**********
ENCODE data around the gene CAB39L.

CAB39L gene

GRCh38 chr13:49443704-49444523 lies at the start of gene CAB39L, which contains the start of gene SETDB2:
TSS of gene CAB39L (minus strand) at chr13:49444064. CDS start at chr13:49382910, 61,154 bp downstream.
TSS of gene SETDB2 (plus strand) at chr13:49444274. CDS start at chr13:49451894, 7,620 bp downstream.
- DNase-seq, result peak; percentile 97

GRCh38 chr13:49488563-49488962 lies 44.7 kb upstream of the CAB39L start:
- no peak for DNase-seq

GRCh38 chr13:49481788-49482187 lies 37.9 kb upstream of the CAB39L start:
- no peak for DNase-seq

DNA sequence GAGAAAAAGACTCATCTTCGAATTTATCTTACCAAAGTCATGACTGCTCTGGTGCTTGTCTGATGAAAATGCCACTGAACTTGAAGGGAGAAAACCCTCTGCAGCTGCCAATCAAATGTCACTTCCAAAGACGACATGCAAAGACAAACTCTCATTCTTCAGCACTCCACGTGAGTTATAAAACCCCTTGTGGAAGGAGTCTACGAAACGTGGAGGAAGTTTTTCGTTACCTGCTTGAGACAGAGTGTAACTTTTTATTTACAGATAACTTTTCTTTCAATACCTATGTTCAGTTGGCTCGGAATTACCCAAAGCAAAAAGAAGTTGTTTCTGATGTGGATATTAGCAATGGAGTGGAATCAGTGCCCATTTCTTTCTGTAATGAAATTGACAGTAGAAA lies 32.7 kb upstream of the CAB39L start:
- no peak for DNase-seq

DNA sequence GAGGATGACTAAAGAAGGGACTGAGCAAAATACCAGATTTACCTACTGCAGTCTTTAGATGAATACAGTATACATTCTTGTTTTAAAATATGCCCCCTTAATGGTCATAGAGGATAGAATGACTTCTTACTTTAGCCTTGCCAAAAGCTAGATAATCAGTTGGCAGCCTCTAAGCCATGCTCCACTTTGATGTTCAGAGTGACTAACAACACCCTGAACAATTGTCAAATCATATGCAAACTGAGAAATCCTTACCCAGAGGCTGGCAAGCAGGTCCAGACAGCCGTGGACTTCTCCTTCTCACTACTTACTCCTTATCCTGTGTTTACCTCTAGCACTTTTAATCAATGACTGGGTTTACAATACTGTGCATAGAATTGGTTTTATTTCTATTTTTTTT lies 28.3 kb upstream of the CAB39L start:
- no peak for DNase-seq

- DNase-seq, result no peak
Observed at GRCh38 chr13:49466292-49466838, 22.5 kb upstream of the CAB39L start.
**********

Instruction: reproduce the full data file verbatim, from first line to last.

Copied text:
ENCODE data around the gene CAB39L.

CAB39L gene

GRCh38 chr13:49443704-49444523 lies at the start of gene CAB39L, which contains the start of gene SETDB2:
TSS of gene CAB39L (minus strand) at chr13:49444064. CDS start at chr13:49382910, 61,154 bp downstream.
TSS of gene SETDB2 (plus strand) at chr13:49444274. CDS start at chr13:49451894, 7,620 bp downstream.
- DNase-seq, result peak; percentile 97

GRCh38 chr13:49488563-49488962 lies 44.7 kb upstream of the CAB39L start:
- no peak for DNase-seq

GRCh38 chr13:49481788-49482187 lies 37.9 kb upstream of the CAB39L start:
- no peak for DNase-seq

DNA sequence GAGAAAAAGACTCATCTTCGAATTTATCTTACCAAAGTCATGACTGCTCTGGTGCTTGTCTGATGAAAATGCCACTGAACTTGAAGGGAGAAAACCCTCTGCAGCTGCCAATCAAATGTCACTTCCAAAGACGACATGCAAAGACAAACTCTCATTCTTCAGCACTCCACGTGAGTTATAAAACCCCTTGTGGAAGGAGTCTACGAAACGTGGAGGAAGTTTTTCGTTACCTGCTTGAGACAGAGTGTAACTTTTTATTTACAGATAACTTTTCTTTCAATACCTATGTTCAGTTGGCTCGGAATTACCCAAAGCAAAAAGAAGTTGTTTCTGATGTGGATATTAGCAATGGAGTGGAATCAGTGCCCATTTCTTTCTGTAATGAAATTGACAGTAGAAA lies 32.7 kb upstream of the CAB39L start:
- no peak for DNase-seq

DNA sequence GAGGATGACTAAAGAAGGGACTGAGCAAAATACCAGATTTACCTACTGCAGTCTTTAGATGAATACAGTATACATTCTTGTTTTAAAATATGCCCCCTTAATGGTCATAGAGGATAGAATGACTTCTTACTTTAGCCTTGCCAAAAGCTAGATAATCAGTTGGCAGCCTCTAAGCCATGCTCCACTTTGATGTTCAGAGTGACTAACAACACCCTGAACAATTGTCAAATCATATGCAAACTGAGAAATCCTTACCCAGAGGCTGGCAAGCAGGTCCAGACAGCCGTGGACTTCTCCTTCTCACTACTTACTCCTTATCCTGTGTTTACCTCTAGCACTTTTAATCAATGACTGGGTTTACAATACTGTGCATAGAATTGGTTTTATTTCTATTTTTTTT lies 28.3 kb upstream of the CAB39L start:
- no peak for DNase-seq

- DNase-seq, result no peak
Observed at GRCh38 chr13:49466292-49466838, 22.5 kb upstream of the CAB39L start.